148Apps Network Post
Developer: BULKYPIX
Price: $0.99
Version: 1.0.1
App Reviewed on: iPhone 3GS

Graphics / Sound Rating: ★★★★½
User Interface Rating: ★★★☆☆
Gameplay Rating: ★★★☆☆
Re-use / Replay Value Rating: ★★½☆☆

Overall Rating: ★★★☆☆

Adventure games have had a small resurgence on the App Store lately. I imagine it might be partially due to the touch-centric interface for iOS devices being a perfect fit for point-and-click controls. That and people love re-releasing classics. And hidden among the swashbuckling, haunted house wandering, dystopian future-having lot is a lesser known but no less classic series. At this point, the series I’m referring to should be obvious.

Fingus and Winkle are two goblins with a mission: to rescue the Prince Buffoon and bring him home. In order to do this they’ll have to solve puzzles aplenty, with some requiring teamwork and others relying on proper timing. Each goblin can be controlled individually, and since certain objects can only be used (or interacted with properly) by one or the other experimentation is encouraged. Of course, that doesn’t mean it’s not fun to just mess around with the environment and see all of the random and humorous animations.

Gobliins 2 sports colorful visuals that, while slightly tweaked for Apple devices, maintain all of the charm and whimsy of the original. Of course, the graphics aren’t the only slightly tweaked element here; the interface has also been adapted. Hotspot overlays have been included that help to identify the interactive elements in each room and a quick-switch button makes swapping from Fingus to Winkle and back again easier than the old “click to select” method. Especially while they’re in motion.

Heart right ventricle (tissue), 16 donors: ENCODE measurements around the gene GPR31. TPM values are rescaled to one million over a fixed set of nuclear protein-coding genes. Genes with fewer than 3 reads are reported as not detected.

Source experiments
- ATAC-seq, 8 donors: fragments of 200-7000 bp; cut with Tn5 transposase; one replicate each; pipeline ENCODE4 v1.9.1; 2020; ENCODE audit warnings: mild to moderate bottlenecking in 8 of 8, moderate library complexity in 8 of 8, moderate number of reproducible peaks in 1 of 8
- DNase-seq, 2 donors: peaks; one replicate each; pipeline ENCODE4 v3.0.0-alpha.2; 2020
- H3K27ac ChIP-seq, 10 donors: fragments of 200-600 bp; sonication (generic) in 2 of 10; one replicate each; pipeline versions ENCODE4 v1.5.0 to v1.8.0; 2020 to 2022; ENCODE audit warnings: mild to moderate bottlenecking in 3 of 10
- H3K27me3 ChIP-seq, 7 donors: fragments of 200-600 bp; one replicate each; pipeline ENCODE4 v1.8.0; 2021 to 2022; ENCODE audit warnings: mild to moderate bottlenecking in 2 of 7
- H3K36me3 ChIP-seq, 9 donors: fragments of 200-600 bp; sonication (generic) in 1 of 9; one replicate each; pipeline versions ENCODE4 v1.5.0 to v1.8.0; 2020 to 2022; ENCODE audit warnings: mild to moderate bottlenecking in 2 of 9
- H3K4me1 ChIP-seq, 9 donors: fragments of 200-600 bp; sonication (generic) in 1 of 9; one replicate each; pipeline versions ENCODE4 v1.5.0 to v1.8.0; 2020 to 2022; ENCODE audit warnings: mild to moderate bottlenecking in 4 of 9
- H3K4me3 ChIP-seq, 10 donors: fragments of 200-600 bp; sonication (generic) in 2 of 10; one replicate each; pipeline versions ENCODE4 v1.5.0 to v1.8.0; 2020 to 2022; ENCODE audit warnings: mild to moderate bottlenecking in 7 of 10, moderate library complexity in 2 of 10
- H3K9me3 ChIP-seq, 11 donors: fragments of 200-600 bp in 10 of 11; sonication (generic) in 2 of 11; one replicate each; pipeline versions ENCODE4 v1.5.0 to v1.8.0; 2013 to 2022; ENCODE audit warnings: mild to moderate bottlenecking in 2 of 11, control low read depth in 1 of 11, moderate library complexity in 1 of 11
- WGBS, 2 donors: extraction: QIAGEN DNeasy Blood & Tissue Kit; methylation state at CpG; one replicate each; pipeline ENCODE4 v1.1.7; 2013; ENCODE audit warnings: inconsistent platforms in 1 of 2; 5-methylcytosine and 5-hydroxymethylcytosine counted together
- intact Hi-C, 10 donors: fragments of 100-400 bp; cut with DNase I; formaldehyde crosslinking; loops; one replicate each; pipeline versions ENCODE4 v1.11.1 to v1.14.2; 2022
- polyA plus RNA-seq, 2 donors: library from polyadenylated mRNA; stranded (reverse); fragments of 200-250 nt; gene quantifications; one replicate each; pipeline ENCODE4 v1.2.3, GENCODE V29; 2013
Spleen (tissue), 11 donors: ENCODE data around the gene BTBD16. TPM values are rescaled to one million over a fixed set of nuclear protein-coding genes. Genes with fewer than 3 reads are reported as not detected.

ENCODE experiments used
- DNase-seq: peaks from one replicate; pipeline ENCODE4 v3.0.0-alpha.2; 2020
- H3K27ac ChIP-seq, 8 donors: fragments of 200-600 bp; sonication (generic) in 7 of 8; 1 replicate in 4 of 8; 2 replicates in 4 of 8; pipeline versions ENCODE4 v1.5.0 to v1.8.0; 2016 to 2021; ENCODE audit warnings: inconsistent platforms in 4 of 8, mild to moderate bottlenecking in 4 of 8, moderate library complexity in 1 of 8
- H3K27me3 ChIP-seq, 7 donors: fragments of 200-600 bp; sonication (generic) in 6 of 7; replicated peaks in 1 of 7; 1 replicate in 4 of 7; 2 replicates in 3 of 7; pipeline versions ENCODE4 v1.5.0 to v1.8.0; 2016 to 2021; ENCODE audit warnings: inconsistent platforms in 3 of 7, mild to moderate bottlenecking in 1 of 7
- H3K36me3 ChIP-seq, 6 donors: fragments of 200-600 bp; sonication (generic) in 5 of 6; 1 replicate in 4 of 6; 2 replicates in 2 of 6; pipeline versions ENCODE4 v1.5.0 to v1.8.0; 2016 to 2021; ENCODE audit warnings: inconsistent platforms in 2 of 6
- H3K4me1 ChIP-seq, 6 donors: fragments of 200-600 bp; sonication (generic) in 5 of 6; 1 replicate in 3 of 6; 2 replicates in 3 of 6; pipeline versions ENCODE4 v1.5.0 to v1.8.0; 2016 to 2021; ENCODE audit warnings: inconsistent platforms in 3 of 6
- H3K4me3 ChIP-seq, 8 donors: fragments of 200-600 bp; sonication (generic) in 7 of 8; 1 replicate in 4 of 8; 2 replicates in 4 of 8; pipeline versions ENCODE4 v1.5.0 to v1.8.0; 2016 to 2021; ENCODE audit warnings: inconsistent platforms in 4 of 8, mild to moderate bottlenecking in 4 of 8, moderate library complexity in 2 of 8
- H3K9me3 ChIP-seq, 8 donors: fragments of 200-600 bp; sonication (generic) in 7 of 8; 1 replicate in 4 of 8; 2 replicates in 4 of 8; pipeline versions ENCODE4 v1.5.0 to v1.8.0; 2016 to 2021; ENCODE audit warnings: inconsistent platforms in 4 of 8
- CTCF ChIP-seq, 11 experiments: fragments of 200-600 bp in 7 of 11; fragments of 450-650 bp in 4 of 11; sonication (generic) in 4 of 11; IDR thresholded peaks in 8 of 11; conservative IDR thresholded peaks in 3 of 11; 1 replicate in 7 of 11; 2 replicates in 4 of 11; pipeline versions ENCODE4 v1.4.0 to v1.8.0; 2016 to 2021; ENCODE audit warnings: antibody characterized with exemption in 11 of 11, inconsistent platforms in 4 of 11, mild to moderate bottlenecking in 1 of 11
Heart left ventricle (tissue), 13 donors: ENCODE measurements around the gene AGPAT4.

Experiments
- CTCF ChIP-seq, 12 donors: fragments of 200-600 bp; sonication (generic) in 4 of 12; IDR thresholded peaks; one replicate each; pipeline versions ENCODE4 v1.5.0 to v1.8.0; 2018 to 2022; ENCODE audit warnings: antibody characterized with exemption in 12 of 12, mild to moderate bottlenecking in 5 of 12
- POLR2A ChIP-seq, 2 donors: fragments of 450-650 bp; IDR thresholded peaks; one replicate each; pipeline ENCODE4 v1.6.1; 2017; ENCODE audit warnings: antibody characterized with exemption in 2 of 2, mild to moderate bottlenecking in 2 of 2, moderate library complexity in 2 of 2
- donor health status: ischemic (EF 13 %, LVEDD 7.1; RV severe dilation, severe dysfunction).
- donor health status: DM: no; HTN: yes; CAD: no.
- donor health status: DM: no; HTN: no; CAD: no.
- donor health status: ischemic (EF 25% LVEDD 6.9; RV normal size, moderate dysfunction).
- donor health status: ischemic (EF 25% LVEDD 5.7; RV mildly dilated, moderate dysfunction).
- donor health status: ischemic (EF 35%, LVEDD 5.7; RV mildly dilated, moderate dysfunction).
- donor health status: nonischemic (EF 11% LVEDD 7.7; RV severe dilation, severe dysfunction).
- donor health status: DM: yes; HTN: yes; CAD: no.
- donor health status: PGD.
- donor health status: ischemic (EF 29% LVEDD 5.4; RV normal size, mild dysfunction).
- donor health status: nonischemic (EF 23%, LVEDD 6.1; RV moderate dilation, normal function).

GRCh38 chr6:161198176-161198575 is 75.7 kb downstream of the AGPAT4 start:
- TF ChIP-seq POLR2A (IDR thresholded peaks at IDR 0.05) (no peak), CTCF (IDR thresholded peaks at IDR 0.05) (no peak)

Sadly, that’s where the praise for the interface ends. While it’s apparent that a lot has been done to make the older title functional for the iPhone/Touch/Pad, it still feels clunky and unresponsive. Oftentimes the game gets confused when goblin-swapping, showing Winkle as the selected character but then moving Fingus for example. It also doesn’t like to switch goblins when they stand too close, which makes sense for the standard point-and-click controls, but it shouldn’t affect the quick-switch button. I’ve also noticed a constant problem where saving the game will result in making one of the pair, usually Fingus for some reason, wander around aimlessly. I’m not sure why this happens, but every time I’ve saved I’ll back out of the menu to find him walking somewhere. It’s more weird than problematic, but it can be irritating when attempting to save right after getting each of them to their mark in preparation for a two-goblin puzzle.

Another problem is the byproduct of an all but forgotten era: The puzzles are borderline impossible without help. As someone who’s played many an adventure title “back in the day,” even I found the solutions to virtually all of them to be convoluted, nonsensical or just plain random. Sometimes all three at once. The problem is compounded by the fact that some of these head-scratchers require the use of a specific goblin. So while an object may not do anything for Winkle, it will work for Fingus. The same applies to using certain inventory items on occasion. I imagine it’s possible to figure these things out alone, but personally I’ve been using the handy-dandy tiered hint system the whole way through.

Gobliins 2 is a good game at heart, but due to problematic controls (coupled with lots of timed puzzles) and a vast array of incredibly obtuse puzzles, it’s easily eclipsed by other more accessible titles. Fans of the series will no doubt love being able to play through their fond memories on-the-go, but anyone who missed them the first time around will undoubtedly want to compare them to other games in the genre. And that probably won’t go over too well.


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